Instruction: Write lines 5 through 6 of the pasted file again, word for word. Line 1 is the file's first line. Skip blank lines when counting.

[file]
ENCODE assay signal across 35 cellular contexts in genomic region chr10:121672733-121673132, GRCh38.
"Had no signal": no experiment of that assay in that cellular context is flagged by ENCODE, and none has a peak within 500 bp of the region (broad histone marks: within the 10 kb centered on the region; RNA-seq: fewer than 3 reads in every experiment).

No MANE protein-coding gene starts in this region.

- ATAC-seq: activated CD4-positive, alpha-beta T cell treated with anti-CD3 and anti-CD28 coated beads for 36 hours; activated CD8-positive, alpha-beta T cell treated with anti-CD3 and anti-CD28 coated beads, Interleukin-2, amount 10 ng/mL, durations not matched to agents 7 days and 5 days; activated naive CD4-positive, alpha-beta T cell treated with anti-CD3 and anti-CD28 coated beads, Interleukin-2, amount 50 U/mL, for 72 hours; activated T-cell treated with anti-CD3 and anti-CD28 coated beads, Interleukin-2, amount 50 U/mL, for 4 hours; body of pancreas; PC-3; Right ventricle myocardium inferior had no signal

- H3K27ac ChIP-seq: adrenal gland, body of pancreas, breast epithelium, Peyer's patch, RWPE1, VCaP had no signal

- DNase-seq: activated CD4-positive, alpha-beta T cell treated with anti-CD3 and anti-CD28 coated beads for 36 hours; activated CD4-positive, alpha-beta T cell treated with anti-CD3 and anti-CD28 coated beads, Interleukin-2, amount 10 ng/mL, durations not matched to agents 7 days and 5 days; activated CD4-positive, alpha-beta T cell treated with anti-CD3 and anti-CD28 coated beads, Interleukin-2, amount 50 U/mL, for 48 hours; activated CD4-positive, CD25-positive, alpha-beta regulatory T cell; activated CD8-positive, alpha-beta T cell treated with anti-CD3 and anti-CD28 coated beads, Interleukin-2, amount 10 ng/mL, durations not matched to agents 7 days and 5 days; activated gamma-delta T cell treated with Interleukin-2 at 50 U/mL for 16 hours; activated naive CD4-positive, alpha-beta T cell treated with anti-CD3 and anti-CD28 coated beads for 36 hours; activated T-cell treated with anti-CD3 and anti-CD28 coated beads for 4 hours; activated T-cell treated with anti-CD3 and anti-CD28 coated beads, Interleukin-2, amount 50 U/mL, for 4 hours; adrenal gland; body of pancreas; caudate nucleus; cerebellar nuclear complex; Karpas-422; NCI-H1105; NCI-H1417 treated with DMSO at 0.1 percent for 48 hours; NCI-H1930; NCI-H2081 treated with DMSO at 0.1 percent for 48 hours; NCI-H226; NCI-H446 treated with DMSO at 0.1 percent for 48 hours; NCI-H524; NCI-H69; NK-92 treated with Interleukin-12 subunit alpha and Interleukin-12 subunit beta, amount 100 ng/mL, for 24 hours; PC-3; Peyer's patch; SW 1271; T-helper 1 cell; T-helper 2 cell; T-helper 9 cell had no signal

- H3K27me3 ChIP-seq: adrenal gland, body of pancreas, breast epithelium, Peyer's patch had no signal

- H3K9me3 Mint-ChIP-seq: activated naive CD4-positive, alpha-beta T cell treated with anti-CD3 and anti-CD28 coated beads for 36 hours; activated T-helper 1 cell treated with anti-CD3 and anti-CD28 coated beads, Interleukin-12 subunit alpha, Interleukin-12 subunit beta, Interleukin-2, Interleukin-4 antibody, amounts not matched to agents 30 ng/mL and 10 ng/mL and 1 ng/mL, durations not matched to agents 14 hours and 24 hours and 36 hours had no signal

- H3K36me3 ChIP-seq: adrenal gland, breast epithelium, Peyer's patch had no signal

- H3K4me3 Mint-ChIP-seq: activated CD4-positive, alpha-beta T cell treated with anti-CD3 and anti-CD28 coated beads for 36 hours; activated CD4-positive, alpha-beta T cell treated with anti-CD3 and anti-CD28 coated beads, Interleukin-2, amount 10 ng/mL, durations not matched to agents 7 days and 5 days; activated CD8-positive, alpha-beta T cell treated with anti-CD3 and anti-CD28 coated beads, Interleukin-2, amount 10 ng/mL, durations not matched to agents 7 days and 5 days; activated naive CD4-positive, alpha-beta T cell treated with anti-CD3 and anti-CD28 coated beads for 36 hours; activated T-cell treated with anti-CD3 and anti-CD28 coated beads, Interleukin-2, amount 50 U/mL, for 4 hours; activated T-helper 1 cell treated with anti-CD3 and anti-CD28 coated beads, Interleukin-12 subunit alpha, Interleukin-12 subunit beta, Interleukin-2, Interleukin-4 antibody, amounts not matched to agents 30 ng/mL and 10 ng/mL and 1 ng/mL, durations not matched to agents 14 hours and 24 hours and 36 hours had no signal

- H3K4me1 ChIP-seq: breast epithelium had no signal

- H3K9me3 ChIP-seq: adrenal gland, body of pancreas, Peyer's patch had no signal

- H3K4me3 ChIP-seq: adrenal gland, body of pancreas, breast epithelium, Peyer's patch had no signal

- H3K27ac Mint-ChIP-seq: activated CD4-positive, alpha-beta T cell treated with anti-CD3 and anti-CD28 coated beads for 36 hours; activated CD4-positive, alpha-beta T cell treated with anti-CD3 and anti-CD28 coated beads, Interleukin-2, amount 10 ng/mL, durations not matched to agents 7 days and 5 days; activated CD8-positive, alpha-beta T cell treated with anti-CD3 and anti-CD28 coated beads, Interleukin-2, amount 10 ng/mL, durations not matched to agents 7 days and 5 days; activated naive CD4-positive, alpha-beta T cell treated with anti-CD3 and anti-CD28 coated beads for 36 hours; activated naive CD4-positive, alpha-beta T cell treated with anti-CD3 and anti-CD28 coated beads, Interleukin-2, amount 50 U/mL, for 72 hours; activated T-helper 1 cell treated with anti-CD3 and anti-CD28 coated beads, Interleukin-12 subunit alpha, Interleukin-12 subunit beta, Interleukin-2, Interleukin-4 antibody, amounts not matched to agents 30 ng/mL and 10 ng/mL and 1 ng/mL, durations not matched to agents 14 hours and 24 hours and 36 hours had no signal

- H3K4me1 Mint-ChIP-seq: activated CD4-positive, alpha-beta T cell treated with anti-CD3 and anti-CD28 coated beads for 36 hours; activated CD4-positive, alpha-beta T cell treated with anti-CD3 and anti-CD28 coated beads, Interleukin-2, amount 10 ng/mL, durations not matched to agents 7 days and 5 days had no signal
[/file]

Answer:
- H3K27ac ChIP-seq: adrenal gland, body of pancreas, breast epithelium, Peyer's patch, RWPE1, VCaP had no signal

- DNase-seq: activated CD4-positive, alpha-beta T cell treated with anti-CD3 and anti-CD28 coated beads for 36 hours; activated CD4-positive, alpha-beta T cell treated with anti-CD3 and anti-CD28 coated beads, Interleukin-2, amount 10 ng/mL, durations not matched to agents 7 days and 5 days; activated CD4-positive, alpha-beta T cell treated with anti-CD3 and anti-CD28 coated beads, Interleukin-2, amount 50 U/mL, for 48 hours; activated CD4-positive, CD25-positive, alpha-beta regulatory T cell; activated CD8-positive, alpha-beta T cell treated with anti-CD3 and anti-CD28 coated beads, Interleukin-2, amount 10 ng/mL, durations not matched to agents 7 days and 5 days; activated gamma-delta T cell treated with Interleukin-2 at 50 U/mL for 16 hours; activated naive CD4-positive, alpha-beta T cell treated with anti-CD3 and anti-CD28 coated beads for 36 hours; activated T-cell treated with anti-CD3 and anti-CD28 coated beads for 4 hours; activated T-cell treated with anti-CD3 and anti-CD28 coated beads, Interleukin-2, amount 50 U/mL, for 4 hours; adrenal gland; body of pancreas; caudate nucleus; cerebellar nuclear complex; Karpas-422; NCI-H1105; NCI-H1417 treated with DMSO at 0.1 percent for 48 hours; NCI-H1930; NCI-H2081 treated with DMSO at 0.1 percent for 48 hours; NCI-H226; NCI-H446 treated with DMSO at 0.1 percent for 48 hours; NCI-H524; NCI-H69; NK-92 treated with Interleukin-12 subunit alpha and Interleukin-12 subunit beta, amount 100 ng/mL, for 24 hours; PC-3; Peyer's patch; SW 1271; T-helper 1 cell; T-helper 2 cell; T-helper 9 cell had no signal